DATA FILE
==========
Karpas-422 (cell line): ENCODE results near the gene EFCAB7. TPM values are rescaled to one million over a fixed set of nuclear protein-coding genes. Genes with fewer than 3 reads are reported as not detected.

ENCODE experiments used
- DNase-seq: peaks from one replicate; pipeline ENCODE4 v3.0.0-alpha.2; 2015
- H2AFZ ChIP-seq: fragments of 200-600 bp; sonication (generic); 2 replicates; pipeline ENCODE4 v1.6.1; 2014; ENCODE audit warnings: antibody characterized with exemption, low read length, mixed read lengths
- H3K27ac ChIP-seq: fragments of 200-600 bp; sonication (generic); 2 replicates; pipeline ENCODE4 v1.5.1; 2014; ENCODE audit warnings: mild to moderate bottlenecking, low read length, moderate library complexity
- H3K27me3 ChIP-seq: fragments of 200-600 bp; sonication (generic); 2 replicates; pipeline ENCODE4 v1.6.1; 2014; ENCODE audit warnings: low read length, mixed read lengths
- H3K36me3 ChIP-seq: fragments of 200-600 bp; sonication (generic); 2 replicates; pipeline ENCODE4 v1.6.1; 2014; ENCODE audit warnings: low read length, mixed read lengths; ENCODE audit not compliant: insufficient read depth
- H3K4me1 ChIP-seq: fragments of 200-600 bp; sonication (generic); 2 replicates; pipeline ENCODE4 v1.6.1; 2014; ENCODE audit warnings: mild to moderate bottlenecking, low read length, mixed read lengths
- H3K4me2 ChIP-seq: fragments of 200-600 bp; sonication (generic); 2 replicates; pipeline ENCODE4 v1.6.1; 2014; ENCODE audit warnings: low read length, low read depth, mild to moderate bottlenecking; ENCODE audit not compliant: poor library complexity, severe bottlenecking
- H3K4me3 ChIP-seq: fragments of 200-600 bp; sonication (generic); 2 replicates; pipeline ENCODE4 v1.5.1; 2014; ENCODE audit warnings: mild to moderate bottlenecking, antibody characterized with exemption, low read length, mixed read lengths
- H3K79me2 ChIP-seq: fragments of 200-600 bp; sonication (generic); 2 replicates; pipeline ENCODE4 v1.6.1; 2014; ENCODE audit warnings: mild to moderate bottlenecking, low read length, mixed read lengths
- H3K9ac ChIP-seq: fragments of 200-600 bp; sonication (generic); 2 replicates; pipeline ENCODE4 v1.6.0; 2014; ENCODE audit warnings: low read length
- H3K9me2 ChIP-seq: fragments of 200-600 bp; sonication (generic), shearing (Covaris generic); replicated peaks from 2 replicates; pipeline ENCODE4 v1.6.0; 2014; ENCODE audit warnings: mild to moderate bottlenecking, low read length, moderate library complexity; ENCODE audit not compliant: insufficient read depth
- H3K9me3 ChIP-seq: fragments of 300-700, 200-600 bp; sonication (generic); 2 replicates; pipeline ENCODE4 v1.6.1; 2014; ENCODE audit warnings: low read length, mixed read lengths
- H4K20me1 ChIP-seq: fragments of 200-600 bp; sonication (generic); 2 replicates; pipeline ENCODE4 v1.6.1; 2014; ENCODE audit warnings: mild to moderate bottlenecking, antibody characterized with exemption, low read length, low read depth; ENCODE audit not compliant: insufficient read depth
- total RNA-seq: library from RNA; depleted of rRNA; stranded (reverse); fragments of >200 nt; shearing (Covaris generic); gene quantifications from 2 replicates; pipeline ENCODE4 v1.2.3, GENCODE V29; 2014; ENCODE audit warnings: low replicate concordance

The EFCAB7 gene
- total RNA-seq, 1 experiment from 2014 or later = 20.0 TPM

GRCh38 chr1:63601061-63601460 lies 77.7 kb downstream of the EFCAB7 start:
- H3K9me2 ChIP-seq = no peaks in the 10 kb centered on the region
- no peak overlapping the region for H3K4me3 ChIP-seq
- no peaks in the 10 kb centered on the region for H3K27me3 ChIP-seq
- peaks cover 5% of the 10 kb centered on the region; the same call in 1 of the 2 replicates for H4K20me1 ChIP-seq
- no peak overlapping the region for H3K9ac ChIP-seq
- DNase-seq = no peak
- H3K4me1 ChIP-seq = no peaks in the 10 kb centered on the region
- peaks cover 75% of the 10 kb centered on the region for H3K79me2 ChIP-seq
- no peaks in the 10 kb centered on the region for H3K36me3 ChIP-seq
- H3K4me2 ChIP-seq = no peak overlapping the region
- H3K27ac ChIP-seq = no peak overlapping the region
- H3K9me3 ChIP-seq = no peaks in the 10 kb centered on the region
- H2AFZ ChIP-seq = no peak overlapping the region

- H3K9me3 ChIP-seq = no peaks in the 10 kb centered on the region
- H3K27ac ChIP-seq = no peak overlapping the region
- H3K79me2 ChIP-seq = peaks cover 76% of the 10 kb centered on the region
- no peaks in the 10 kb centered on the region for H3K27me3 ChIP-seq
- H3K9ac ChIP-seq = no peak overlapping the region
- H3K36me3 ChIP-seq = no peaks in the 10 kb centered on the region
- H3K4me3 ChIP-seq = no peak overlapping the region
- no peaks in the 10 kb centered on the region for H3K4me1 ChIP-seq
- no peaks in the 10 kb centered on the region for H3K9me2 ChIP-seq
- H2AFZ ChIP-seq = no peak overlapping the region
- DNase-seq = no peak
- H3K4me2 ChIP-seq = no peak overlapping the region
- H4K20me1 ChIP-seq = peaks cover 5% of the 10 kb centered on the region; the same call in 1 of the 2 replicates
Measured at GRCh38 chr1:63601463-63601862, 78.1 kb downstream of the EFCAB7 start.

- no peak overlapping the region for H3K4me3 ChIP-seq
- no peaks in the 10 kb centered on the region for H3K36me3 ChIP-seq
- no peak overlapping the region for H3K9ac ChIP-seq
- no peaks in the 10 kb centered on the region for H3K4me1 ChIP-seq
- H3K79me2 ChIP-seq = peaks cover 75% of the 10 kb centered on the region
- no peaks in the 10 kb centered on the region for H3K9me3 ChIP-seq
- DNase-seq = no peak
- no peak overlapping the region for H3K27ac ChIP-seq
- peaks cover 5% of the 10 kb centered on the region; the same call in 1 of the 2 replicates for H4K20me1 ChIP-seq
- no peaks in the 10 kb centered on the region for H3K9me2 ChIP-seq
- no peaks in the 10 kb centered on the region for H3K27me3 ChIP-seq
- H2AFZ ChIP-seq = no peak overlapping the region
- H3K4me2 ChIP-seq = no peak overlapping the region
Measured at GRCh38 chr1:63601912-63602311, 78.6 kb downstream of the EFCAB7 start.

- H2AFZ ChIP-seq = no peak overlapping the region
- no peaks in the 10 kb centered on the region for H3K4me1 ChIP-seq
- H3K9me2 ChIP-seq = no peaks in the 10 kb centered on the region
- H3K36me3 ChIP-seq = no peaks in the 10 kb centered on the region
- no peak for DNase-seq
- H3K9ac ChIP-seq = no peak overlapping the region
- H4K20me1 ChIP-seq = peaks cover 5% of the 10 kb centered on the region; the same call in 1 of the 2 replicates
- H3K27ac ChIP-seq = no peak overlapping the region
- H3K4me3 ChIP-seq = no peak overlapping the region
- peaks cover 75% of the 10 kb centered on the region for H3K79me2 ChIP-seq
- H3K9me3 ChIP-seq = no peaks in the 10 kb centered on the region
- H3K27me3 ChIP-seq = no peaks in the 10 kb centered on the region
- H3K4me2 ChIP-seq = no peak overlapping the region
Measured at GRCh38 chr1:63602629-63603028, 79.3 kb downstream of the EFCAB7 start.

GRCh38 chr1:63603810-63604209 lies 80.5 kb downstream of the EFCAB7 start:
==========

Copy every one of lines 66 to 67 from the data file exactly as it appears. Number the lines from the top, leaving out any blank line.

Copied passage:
- H3K9ac ChIP-seq = no peak overlapping the region
- H4K20me1 ChIP-seq = peaks cover 5% of the 10 kb centered on the region; the same call in 1 of the 2 replicates